I have to admit, I had a few reservations early on. The class is titled “Writing Comedy for New Media”, and a few weeks ago, we produced a piece in newspaper style.
(Seriously — newspapers! In this day and age! I thought, what’s next — telling Conan monologues in smoke signals? Dirty Latin limericks? Dick jokes in Morse code?)
“On the other hand, if you’ve ever wondered, “what would a slightly younger, goofier, potty-mouthed and still-breathing Andy Rooney sound like on my laptop speakers?” — well, today’s your lucky day.”
Happily, dabbling in dying media was just a warmup. And now, the class is stretching in ways I’ve not personally stretched before.
(Which is not to say that I’ve told dirty limericks in Latin, necessarily, either.
I was always partial to Sanskrit for that sort of thing.)
This week, we’re exploring the world of podcasting. Which is sort of a new medium/old medium thing, I suppose, since it’s basically amateur self-published radio that any schmoe can broadcast.
And now this schmoe has done it. Which only proves my point.
So, if you like, feel free to read the post below, which is approximately the contents of the podcast, give or take a stutter.
On the other hand, if you’ve ever wondered, “what would a slightly younger, goofier, potty-mouthed and still-breathing Andy Rooney sound like on my laptop speakers?” — well, today’s your lucky day. Just click this link right here to find out:
As for me, I’m not sure I’d have dipped a toe into the podcasting stream, were it not for this class. You can thank or curse Jenn for that, as you see fit.
But if someone had told me my first podcast would include Carl Sagan and Nazis and Salma Hayek and Sesame Street? Yeah. That sounds about right. The more the medium changes, the more things stay the same.
PBS – Yer Doin’ It Wrong
As I get older, I find there are some things you never grow out of. You wish you’d grow out of them, but you don’t. Your pants, yes. The things you wish, not so much.
For one thing, I’m as much of a nerd as I ever was. Probably more. I watch more PBS now than when I was twelve and my parents made me watch Masterpiece Theater so I’d have some “culture”.
The culture didn’t take, clearly. But I still watch the geeky shows. So nobody’s happy.
Personally, I blame Carl Sagan. He’d go on about these “billions and billions of stars”, and made it seem like entertainment instead of learning. Otherwise, I’d have probably dumped PBS when I figured out nobody was ever going to acknowledge the existence of Snuffleupagus. I mean, you expect that kind of thing from Mr. Hooper. But Gordon? Maria? That still pisses me off.
Also, Carl Sagan would probably shit a supernova in his coffin if he knew he was a gateway for people like me watching Fawlty Towers and Antiques Roadshow reruns. That’s probably not quite what he had in mind. But there’s educational stuff still on PBS.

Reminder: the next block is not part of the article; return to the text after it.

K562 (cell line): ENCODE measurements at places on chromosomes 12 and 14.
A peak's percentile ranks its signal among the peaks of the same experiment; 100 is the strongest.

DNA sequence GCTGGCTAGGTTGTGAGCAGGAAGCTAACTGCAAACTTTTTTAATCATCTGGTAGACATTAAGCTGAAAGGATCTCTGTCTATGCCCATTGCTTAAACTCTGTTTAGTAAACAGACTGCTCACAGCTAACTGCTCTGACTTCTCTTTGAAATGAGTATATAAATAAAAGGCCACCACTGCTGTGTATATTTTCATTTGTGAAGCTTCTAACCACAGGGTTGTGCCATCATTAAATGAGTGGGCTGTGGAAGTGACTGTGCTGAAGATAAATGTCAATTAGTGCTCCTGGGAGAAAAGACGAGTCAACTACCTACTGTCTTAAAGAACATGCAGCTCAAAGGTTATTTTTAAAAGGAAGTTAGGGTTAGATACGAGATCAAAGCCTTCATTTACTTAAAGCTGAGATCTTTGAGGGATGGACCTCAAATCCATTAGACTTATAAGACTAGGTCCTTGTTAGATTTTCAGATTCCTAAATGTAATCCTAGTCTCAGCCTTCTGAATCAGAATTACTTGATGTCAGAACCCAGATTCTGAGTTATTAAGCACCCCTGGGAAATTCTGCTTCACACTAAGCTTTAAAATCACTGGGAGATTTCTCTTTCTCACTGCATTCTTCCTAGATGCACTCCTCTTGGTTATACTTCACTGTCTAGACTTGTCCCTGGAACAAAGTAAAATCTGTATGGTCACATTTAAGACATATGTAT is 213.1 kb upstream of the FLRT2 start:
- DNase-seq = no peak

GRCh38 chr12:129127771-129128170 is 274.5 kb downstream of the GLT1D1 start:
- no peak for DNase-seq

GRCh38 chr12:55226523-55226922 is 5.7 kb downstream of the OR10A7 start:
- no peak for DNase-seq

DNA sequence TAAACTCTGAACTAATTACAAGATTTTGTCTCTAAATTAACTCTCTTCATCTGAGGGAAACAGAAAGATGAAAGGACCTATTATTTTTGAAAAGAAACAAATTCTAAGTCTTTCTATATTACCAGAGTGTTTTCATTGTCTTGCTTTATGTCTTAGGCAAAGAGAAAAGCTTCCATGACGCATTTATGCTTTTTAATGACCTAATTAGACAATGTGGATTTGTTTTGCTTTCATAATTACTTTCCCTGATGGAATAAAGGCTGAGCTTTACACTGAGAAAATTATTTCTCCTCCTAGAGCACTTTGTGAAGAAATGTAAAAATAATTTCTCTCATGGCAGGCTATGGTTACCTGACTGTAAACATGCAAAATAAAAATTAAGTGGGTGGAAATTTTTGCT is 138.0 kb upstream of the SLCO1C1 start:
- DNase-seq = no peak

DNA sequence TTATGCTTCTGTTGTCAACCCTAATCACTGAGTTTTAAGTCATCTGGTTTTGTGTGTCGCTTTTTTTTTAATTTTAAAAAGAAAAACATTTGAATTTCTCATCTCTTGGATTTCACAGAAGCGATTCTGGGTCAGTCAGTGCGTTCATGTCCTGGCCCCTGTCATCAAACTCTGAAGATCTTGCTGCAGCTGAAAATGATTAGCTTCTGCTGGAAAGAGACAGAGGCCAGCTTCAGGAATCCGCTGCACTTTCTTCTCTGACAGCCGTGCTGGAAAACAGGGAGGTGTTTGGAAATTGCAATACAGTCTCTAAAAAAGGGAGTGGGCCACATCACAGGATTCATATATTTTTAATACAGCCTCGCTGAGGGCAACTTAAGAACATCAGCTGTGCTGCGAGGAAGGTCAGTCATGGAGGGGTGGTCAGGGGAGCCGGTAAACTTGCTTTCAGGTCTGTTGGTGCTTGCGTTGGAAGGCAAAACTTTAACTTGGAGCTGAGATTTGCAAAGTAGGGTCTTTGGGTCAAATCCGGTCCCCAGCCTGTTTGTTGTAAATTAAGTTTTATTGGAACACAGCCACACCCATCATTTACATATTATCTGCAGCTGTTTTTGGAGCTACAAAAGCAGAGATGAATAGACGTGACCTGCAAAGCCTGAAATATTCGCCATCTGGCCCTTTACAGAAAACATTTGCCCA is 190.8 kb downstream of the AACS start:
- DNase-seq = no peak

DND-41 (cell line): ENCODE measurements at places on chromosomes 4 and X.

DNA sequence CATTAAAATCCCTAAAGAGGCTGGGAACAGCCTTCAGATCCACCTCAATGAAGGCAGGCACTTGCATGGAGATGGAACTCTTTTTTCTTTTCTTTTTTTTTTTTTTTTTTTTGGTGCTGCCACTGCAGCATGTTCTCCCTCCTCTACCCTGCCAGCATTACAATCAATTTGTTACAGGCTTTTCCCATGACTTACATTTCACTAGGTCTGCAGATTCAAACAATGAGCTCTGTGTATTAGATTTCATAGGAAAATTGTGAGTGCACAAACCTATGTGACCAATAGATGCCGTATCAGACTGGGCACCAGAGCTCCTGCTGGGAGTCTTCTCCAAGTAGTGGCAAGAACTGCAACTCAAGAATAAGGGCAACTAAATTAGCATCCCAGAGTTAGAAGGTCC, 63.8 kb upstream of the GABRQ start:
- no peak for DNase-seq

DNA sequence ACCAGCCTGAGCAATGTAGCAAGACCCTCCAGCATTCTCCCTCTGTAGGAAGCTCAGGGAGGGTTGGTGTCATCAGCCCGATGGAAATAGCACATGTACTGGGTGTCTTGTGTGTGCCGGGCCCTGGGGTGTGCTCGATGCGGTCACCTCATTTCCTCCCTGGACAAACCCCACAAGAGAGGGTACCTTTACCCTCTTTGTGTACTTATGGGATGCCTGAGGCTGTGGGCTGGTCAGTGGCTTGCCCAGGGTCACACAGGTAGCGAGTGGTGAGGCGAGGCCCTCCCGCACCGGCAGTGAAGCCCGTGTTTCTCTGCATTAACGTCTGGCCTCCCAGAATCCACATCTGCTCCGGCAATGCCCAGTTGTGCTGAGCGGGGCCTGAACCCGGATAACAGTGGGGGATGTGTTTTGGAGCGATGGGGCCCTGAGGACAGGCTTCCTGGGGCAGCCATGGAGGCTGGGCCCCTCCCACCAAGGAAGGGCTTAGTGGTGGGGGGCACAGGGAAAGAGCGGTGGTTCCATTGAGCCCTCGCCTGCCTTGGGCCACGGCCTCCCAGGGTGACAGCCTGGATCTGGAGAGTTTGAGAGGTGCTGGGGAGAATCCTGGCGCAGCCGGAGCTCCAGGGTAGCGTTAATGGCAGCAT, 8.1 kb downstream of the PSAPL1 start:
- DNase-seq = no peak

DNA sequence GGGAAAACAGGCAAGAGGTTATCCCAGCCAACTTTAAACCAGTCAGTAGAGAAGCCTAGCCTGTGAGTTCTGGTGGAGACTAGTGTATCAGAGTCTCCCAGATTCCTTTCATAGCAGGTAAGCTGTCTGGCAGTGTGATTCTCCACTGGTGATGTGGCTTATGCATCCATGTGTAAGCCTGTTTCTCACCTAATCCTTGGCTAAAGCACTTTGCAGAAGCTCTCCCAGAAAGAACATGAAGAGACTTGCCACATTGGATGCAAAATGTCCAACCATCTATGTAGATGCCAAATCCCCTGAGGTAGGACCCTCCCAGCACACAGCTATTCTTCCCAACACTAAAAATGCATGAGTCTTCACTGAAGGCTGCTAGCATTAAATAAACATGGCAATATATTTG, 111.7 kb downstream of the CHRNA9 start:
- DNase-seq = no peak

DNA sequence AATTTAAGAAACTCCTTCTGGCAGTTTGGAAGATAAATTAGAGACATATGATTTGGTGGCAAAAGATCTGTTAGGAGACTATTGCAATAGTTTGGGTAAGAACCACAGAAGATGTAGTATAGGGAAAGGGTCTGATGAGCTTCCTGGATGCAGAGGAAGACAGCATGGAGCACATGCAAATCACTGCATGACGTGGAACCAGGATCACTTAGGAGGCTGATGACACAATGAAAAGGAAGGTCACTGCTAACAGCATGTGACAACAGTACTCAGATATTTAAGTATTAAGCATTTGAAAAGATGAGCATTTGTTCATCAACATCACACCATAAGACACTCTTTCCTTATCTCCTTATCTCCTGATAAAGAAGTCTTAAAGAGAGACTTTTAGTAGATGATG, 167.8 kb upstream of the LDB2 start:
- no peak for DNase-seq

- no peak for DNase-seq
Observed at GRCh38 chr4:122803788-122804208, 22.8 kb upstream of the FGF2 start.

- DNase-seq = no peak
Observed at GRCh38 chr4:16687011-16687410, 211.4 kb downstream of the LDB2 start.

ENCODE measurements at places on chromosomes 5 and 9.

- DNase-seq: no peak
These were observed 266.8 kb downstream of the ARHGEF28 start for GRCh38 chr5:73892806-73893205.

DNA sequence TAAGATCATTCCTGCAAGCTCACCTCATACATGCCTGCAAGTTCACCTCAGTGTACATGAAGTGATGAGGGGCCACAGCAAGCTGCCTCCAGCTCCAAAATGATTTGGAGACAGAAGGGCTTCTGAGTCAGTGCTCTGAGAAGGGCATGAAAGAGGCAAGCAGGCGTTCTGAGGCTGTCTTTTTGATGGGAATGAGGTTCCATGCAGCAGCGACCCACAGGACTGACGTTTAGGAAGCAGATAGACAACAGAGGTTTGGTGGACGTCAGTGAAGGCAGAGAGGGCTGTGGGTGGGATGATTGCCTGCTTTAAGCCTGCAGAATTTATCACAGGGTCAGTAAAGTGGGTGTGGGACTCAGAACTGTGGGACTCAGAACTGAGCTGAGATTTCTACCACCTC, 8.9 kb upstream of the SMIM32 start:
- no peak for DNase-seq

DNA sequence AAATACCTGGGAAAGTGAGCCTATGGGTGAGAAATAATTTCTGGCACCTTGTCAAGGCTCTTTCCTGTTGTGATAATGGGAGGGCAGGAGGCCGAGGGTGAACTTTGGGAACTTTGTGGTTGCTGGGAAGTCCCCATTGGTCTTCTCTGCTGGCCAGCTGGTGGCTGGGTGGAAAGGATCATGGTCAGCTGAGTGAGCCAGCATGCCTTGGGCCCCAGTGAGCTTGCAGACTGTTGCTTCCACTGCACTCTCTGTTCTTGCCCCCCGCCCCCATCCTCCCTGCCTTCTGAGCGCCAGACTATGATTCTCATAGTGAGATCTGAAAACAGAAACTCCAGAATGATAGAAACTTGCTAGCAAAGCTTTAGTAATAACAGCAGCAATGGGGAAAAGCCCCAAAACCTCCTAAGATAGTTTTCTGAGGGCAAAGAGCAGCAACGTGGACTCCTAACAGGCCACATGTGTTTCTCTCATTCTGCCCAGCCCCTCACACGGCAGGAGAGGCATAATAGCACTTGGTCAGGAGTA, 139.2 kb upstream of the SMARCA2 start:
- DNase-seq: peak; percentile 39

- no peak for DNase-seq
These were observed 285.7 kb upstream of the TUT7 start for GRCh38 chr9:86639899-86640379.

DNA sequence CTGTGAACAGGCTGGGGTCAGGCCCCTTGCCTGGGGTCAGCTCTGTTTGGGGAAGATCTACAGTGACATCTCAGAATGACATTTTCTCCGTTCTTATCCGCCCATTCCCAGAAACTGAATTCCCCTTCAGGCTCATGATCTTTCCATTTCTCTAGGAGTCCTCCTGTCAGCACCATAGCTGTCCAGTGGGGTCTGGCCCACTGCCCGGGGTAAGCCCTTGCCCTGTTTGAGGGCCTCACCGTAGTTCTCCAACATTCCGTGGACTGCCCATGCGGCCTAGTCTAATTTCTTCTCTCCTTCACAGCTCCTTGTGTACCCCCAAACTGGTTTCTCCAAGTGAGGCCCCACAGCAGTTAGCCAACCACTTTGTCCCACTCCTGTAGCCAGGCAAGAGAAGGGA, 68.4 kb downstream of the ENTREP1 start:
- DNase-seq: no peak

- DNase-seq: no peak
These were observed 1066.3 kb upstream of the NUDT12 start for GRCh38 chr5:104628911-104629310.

Just last night, I watched this show called “Behind the Doors of World War II“. I don’t know what I expected to be “Behind the Doors of World War II“. Nazis, maybe? I mean, they were pretty much in front of the doors of World War II, so that wouldn’t exactly be a big reveal.
You sort of lose the element of surprise when everyone’s been talking about what you did for seventy years. I’ve been to Berlin. Even there, they don’t walk around going, “Nein! Ze butler did it!”
So I don’t know why I watched it. But I watched it — for two whole hours. And they covered a bunch of interesting things that apparently happened during the war — not just the dusty old facts we learned in school.
Or were supposed to learn, but didn’t. Like, apparently, Italy was involved in this thing for a while? And atom bombs? And I guess we pulled it out in the end? News to me. I guess you miss a lot when you sleep through five semesters of freshman History.
Anyway, the show was interesting. The main focus seemed to be that world leaders are kind of assholes like the rest of us. Which again is not exactly a shocker. But it turns out Roosevelt, Churchill and Stalin didn’t much like each other. And they lied a lot. And did some pretty nasty stuff.
See, that I knew. Josef Stalin, not a standup meet-your-parents kind of guy? Yeah. I got that. I didn’t sleep through that many classes.
The weirdest thing for me was the actor playing FDR. I saw this guy in some other movie a while back, and he played the villain. Real smug, douchy kind of guy. So every time Roosevelt rolled on screen — right, the guy I’m supposed to be rooting for, in a wooden wheelchair, for crissakes — all I can think is, “Nah. Screw this guy. He’s an asshole.”
So it was kind of conflicting. It could’ve been worse — they didn’t cast Salma Hayek as Hitler or anything — but it was still a little weird.
Hey, I said I still watch PBS. I never said I did it right.Permalink | 1 Comment